Look Who's Walking!

updated 10/24/1991 AT 01:00 AM EDT

originally published 10/24/1991 AT 01:00 AM EDT

ANY DAY NOW, MADELINE MANN, AN IMPISH 2-YEAR-OLD from suburban Chicago, is expected to take her first steps alone. Normally that wouldn't be front-page news, but in Madeline's case it will be an historic event. At birth, Madeline weighed all of 9.9 oz.—only about two ounces more than the magazine you are now holding—which makes her the smallest newborn ever to have survived. For her parents, Jim, 41, an investment firm accountant, and Robyn, 38, a former travel manager, every milestone seems a miracle. "It is fabulous to think of her approaching us on her own two feet," says Robyn. "That will be a golden day."

Robyn, who conceived while taking fertility pills and who had a medically complicated pregnancy, suffered from a malfunctioning placenta. When she began hemorrhaging during her 26th week, doctors at Loyola University Medical Center in Maywood, Ill., performed an emergency cesarean. Most preemies weighing less than a pound or born before 24 weeks do not survive because they have no lung tissue. Madeline, however, who was born fully formed at 27 weeks, proved to be a fighter. As Dr. Jonathan Muraskas held her in the palm of his hand, she began squirming and let out a little mew. "She looked at me with her eyes open," Muraskas says, "and I could not ignore her."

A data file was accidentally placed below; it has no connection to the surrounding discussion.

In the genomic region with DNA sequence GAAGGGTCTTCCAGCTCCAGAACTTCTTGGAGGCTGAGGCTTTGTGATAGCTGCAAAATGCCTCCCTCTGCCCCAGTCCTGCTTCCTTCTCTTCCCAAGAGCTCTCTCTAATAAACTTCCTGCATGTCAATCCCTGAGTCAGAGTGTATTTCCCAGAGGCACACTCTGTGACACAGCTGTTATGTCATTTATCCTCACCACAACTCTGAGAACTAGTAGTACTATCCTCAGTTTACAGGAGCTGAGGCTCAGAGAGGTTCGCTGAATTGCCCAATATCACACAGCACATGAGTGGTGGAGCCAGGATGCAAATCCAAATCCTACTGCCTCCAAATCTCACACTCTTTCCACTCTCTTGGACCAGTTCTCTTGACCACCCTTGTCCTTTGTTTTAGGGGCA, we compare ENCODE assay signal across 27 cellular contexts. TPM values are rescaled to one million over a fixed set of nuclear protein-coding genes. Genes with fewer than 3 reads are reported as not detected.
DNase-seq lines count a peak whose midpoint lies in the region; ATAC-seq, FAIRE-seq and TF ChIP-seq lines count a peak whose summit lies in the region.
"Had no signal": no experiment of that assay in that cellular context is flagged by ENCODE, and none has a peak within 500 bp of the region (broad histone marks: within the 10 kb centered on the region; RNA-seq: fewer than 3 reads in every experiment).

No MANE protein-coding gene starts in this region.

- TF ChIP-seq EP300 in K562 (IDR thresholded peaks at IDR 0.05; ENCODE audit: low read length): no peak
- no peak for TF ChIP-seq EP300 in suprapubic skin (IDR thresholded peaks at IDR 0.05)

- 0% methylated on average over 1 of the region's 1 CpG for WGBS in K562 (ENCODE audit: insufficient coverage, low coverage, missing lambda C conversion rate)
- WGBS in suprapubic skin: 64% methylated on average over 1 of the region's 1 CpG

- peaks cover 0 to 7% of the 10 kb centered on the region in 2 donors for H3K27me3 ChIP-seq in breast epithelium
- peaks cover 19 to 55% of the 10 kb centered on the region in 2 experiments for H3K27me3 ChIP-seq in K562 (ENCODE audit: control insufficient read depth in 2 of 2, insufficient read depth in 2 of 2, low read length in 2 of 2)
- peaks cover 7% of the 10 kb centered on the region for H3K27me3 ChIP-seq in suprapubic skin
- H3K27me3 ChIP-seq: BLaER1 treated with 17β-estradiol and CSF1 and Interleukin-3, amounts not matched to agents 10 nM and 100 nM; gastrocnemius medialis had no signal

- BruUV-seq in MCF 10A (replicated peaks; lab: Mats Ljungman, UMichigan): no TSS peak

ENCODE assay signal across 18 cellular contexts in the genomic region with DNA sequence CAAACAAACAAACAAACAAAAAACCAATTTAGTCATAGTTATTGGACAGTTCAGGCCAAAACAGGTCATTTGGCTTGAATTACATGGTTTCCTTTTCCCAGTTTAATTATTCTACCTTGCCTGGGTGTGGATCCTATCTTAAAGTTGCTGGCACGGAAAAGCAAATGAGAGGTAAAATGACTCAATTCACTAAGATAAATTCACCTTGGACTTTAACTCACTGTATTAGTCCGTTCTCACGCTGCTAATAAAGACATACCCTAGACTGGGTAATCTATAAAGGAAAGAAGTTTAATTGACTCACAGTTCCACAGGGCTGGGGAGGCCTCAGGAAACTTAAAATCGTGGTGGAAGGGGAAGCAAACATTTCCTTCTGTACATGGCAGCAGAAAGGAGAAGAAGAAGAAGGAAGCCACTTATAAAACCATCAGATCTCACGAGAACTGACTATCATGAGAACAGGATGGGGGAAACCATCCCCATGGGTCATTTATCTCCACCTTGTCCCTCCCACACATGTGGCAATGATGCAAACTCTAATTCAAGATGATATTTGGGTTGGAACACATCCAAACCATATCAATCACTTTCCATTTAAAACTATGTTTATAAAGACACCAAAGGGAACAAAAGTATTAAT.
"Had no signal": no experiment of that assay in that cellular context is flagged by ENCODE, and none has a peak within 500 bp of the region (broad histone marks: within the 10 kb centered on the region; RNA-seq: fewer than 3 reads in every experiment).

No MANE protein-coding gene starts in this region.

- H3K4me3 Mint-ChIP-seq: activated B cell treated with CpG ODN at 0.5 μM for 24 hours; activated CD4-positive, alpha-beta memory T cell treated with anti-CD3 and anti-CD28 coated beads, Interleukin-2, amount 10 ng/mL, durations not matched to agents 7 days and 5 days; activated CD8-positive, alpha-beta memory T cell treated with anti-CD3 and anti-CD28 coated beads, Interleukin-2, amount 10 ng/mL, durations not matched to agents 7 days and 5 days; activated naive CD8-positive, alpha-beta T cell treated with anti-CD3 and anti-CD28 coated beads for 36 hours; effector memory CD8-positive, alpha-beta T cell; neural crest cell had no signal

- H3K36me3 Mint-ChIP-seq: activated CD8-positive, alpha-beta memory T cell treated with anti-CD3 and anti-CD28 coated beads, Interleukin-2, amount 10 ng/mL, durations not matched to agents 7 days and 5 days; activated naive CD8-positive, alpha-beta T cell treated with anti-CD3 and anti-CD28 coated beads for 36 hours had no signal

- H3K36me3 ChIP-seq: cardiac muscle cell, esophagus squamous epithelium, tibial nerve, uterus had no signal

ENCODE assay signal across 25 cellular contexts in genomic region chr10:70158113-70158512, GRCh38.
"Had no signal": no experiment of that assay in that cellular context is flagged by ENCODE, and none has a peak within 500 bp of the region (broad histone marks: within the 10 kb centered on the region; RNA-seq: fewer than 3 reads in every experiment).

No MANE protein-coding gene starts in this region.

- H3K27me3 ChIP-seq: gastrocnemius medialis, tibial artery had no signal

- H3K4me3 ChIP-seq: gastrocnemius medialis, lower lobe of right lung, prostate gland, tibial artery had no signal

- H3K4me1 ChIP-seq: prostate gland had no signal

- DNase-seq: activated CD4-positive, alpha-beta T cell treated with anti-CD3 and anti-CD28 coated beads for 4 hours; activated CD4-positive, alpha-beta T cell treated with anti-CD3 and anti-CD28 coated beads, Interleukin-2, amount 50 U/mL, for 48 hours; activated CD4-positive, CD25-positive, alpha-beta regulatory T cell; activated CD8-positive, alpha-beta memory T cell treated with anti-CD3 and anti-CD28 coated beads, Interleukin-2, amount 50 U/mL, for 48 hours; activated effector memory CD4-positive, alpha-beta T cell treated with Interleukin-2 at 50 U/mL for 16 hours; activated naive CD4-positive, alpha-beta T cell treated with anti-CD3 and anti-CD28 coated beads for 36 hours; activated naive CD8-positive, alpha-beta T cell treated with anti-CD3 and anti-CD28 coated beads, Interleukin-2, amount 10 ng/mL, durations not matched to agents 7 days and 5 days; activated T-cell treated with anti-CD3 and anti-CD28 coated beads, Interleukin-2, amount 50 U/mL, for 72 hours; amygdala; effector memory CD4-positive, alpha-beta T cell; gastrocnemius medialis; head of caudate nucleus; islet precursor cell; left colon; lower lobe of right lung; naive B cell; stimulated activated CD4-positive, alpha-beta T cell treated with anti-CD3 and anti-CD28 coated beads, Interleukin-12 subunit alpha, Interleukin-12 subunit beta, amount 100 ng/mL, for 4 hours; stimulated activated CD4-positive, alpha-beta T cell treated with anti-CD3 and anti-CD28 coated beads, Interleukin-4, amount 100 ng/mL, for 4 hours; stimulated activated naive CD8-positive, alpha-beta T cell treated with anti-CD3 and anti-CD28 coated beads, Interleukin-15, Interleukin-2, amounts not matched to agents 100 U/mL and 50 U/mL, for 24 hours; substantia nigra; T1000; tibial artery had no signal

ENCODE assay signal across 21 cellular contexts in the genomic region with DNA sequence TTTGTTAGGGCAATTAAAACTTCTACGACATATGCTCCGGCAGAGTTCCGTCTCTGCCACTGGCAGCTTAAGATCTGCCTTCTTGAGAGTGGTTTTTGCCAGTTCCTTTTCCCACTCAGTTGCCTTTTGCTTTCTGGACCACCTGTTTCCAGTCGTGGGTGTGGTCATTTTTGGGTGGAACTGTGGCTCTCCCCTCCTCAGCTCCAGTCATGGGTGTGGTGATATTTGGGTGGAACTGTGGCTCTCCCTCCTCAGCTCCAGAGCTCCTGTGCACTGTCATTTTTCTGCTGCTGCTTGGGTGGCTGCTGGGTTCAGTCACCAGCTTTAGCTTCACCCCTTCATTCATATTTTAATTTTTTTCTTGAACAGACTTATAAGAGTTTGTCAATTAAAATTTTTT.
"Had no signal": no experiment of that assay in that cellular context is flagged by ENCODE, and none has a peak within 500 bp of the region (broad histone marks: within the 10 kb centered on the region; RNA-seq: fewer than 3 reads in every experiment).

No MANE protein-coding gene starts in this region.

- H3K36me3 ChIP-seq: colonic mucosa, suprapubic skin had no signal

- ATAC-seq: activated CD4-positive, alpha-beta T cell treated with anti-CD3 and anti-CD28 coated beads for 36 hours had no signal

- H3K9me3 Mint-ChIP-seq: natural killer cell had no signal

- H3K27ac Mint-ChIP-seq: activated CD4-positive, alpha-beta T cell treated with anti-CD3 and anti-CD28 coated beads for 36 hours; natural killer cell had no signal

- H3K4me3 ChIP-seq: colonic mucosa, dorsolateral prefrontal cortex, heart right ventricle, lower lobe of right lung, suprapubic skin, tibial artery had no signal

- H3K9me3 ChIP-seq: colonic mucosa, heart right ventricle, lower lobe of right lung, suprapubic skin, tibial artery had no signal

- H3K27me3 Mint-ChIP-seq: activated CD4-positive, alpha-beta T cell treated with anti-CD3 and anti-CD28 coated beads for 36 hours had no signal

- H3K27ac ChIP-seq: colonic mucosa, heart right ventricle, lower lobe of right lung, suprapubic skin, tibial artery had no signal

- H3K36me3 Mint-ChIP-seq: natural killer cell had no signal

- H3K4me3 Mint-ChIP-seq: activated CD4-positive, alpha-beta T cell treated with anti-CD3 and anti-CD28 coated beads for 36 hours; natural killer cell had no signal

During four months of intensive care at the hospital, Madeline survived two bouts with pneumonia and needed surgery on one eye to stop the growth of abnormal blood vessels. At home she received oxygen four times a day for six weeks to augment the work of her tiny lungs. "No one ever told us she was going to make it," says Robyn. "They all said we have to wait and see."

Now 12 lbs., 10 oz. (the average 2-year-old weighs 22 to 33 lbs.), Madeline is a spunky kid who shouts "out" when she wants to be sprung from her crib. Though her mental development is normal, she will be on the small side as an adult. In the meantime, Robyn is confident that Madeline is strong enough now to survive bouts with common viruses. "Before, she was someone apart from the crowd," says Robyn. "Now she can be taken as one of the kids."

—DAVID GROGAN; GIOVANNA BREU in Chicago

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